I think we can all agree that sexual harassment and assault are not inventions of the 20th or 21st centuries. While the visibility of these issues have increased notably in the past 6 months, they have sadly been a part of the tapestry of history since the very beginning. The good news (and there has been a dearth of it) is that historians, classicists, librarians, and theologians have begun to respond to the #metoo movement by incorporating it into their lessons plans and revisiting primary sources with a new eye towards awareness. Here are just a few of the exceptional articles on the subject (and a few that came out earlier) that may help you revise your syllabi or just stay woke:
Mary Beard, “Who was Hylas?” The Times Literary Supplement (February 4, 2018). [Addresses the myth of Hylas]
Cloelia (2011): Alison Jeppesen Wigelsworth, “Pedagogical Issues in Classics,: Editor’s Introduction: Teaching Rape”; Rosanna Lauriola, “The Shuttle of Their Voices: A Comment on a Class Response to an Assignment About Rape”; Daniella Widdows, “Teaching Classical Texts that Include Rape at an All Male College” [PDF of the issue]
Rebecca Futo Kennedy, “CONSENT AND RAPE: IS IT A MODERN THING? NO.” Classics at the Intersections (August 4, 2017).
Sara Hales and Arum Park, “Teaching Classics in the Age of #MeToo,” SCS Blog (February 14, 2018). [Addresses the Homeric Hymn to Demeter and the Rape of Lucretia in particular]
Hortensia, “Et in Arcadia Ego: What #MeToo Means in Classics,” Eidolon (December 4, 2017). [Addresses Hortensia within Appian in particular]
Sharon James, “Feminist Pedagogy and Teaching Latin Literature,” Cloelia 38.1 (2008) 11-14 [PDF of Cloelia]
_____”34. Teaching Rape in Roman Love Elegy,” in A Companion to Roman Love Elegy, edited by Barbara K. Gold Place (Oxford: Blackwell Year, 2012).
Joanna Kenty, “Avenging Lucretia: From Rape to Revolution,” Eidolon (November 20, 2017). [Addresses Livy’s depiction of Lucretia in particular]
Genevieve Liveley, “33. Teaching Rape in Roman Elegy,” in A Companion to Roman Love Elegy, edited by Barbara K. Gold Place (Oxford: Blackwell Year, 2012).
Roberta Mazza, “Silencing the Naiads: Why the Manchester Art Gallery’s performance is not making a favour to women,” Faces and Voices (February 3, 2018). [Addresses the myth of Hylas and the recent removal of the Hylas and the Nymphs by J.W. Waterhouse from the Manchester Art Gallery]
Nghiem L. Nguyen, “Roman Rape: An Overview of Roman Rape Laws from the Republican Period to Justinian ‘s Reign,” Michigan Journal of Gender & Law 13.1 (2006). [A source for primary citations in Roman legal texts regarding sexual assault]
Nancy Sorkin Rabinowitz and Fiona Mchardy, From Abortion to Pederasty: Addressing Difficult Topics in the Classics Classroom. Columbus: The Ohio State University Press, 2014. Particularly: Sharon James, “Talking Rape in the Classics Classroom: Further Thoughts”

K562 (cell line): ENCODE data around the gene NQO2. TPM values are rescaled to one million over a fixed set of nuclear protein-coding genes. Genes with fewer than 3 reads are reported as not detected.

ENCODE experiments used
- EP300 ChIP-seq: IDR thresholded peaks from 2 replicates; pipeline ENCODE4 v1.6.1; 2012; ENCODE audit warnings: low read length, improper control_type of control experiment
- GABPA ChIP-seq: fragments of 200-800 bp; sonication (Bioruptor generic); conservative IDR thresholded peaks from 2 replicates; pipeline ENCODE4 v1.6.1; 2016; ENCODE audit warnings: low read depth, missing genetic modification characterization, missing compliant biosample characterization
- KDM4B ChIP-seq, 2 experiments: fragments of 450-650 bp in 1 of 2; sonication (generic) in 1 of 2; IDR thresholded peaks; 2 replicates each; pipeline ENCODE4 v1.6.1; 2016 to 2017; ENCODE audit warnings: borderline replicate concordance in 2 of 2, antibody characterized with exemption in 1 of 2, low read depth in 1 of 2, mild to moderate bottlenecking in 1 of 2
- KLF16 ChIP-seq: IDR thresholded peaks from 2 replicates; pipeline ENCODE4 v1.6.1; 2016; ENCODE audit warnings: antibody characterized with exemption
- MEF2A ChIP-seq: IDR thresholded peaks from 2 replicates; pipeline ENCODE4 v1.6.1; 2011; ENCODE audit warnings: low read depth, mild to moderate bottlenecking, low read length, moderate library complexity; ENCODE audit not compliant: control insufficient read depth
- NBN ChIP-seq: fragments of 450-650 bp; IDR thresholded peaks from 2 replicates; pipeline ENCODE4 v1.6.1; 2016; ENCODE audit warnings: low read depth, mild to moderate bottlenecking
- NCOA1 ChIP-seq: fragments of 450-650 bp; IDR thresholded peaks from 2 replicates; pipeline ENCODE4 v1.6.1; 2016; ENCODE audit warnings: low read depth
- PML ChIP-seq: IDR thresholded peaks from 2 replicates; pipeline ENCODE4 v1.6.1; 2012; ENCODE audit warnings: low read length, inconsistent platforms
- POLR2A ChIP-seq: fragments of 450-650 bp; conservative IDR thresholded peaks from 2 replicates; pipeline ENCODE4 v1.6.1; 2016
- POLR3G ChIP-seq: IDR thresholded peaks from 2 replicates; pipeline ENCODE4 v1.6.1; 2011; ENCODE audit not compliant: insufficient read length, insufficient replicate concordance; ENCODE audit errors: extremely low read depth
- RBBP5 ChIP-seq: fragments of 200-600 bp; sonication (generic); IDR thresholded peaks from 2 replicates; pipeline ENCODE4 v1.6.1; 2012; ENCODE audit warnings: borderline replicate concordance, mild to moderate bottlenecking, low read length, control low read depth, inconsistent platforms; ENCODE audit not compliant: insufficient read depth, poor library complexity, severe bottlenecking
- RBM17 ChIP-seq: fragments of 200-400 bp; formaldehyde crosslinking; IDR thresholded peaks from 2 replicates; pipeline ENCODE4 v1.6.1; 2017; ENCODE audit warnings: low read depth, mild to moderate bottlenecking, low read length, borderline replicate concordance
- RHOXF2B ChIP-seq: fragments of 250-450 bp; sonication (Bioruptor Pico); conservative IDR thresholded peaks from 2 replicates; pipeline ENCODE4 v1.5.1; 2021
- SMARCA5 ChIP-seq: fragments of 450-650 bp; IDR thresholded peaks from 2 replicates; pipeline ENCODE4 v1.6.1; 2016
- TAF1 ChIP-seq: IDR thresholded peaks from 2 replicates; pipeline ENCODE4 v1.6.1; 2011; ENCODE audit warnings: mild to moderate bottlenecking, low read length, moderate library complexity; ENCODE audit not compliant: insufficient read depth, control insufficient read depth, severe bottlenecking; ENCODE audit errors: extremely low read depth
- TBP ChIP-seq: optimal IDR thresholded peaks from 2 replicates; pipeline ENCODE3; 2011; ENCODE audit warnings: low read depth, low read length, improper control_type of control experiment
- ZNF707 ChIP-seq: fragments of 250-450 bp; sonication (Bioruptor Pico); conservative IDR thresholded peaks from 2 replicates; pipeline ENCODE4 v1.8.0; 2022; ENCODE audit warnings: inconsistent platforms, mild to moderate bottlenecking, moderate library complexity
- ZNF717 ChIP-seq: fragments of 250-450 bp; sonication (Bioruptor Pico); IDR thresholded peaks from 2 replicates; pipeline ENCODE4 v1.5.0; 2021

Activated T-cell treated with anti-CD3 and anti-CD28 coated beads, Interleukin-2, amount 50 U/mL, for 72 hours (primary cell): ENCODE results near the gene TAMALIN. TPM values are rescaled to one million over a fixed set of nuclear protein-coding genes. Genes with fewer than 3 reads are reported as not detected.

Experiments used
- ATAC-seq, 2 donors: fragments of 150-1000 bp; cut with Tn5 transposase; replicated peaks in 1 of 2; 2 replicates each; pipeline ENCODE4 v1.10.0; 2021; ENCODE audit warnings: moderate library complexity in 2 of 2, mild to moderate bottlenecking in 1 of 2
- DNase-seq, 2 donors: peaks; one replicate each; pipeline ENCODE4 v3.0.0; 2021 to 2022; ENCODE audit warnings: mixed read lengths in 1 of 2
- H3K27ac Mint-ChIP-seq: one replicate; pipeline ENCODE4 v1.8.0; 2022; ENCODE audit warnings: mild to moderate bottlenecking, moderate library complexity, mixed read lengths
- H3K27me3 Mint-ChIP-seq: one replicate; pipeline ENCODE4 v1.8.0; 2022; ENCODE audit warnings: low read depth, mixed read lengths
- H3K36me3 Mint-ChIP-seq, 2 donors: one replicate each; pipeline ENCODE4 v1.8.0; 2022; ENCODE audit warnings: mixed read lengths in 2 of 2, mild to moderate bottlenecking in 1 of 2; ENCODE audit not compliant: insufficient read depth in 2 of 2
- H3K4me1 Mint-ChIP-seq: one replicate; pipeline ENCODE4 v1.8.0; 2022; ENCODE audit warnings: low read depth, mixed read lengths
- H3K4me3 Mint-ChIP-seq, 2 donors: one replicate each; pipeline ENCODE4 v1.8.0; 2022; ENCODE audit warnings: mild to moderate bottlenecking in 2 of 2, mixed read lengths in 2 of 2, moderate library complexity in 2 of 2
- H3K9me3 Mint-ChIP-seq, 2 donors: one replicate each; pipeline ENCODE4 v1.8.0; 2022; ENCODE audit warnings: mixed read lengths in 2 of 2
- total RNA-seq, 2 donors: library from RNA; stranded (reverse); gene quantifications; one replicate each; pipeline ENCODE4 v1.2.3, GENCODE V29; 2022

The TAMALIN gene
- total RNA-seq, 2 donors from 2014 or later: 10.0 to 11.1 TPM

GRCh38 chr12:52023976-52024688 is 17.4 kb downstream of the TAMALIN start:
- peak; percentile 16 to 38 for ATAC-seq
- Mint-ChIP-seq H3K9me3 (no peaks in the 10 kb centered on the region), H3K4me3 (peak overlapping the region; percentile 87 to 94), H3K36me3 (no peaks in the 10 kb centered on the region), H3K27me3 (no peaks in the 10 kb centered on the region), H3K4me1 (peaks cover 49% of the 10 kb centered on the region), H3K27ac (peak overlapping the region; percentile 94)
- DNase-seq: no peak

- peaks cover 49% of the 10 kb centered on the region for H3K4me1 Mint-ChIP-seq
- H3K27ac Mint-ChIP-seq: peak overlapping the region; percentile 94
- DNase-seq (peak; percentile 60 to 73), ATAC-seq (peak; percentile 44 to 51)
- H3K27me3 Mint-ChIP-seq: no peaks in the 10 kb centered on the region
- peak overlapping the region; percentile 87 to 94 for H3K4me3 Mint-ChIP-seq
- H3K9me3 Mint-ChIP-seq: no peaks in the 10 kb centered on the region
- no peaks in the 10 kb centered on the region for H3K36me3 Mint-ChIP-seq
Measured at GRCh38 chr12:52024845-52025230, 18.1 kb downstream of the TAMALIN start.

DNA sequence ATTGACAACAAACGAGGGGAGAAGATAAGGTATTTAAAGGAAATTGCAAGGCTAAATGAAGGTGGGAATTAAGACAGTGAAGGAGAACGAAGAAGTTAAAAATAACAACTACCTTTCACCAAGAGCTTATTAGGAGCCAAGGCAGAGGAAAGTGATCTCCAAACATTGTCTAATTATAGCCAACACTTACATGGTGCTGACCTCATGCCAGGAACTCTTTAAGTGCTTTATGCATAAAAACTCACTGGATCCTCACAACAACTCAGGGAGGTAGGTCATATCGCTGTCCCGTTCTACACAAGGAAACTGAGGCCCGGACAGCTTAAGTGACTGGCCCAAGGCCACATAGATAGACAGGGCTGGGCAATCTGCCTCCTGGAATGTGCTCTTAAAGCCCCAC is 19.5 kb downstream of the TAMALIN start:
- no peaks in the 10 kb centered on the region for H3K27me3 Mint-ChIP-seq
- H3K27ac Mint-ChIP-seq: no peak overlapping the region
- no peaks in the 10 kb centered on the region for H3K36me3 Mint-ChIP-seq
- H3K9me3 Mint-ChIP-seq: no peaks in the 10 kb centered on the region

Katy Waldman, “Reading Ovid in the Age of #MeToo,” The New Yorker (February 12, 2018). [Addresses Ovid in particular]
Donna Zuckerberg, “How to Teach an Ancient Rape Joke,” Jezebel (May 26, 2015). [Addresses the myth of the Cyclops, but also Io, Medea, Europa, et al.]
Biblical and Early Christian History:
Sarah Emanuel, “When Women of the Bible Say #MeToo,” Feminist Studies in Religion (January 26, 2018). [Addresses the subject of Jezebel and the Book of Revelation in particular]
Rhiannon Graybill, “Teaching about Sexual Violence in the Hebrew Bible,” Oxford Biblical Studies Online [Addresses a number of instances of sexual violence in the Old Testament]
Caroline Kubzansky, “Div School Professor Refutes New Testament Justification for Sexual Harassment of Teens,” The Chicago Maroon (November 21, 2017) and “Bible Scholars Take Issue With Moore’s Defender” [Addresses Prof. Margaret M. Mitchell’s (U. of Chicago Divinity School) comments about the ages of Mary and Joseph]
Avram Mlotek, “MeToo Stories Are As Old As The Bible Itself,” Forward.com (January 10, 2018). [A good look at Hebrew Bible instances such as Abraham to King David]
Lisa Bitel, “What a medieval love saga says about modern-day sexual harassment.” The Conversation (January 16, 2018). [Addresses the “love” affair between Abelard and Heloise in particular]
Asghar Seyed-Gohrab, “#MeToo in Persian poetry,” Leiden Medievalists Blog (November 24, 2017). [Addresses sexual harassment in medieval Islamic literature]
Medieval Feminist Forum: A Journal of Gender and Sexuality, Volume 53, Number 1 (2017) Microaggressions, Harassment, and Abuse–Medieval and Modern.
Introduction: Microaggression, Harassment, and Abuse–How Medieval Are We? p. 4-10
Linda E. Mitchell
Sexual Harassment and Assault in the Academy p. 11-36
The 2015 Society for Medieval Feminist Scholarship Survey on Harassment p. 37-44
Jennifer C. Edwards
Femfog and Fencing: The Risks for Academic Feminism in Public and Online p. 45-72
Jennifer C. Edwards
“Philfog”: Celts, Theorists, and Other “Others” p. 73-88
Medieval Trolls, Mansplainers, and Bullies: Reading Gontier Col’s Letters to Christine de Pizan p. 89-113
Elizabeth A. Hubble
Hidden in Plain Sight p. 114-130
Kate Kelsey Staples
Old Ideas for a New Debate: Medieval and Modern Attitudes to Abortion p. 131-149
Teaching de raptu meo: Chaucer, Chaumpaigne, and Consent in the Classroom p. 150-175
Constructing Prejudice in the Middle Ages and the Repercussions of Racism Today p. 176-201
Nahir Otano Gracia and Daniel Armenti
Contributors p. 202-204
As usual with my bibliographies, I invite you to add to the list in the comments section below. This is but a small sample of work written on these issues, but it is a starting place for us and perhaps for our students, children, and relatives.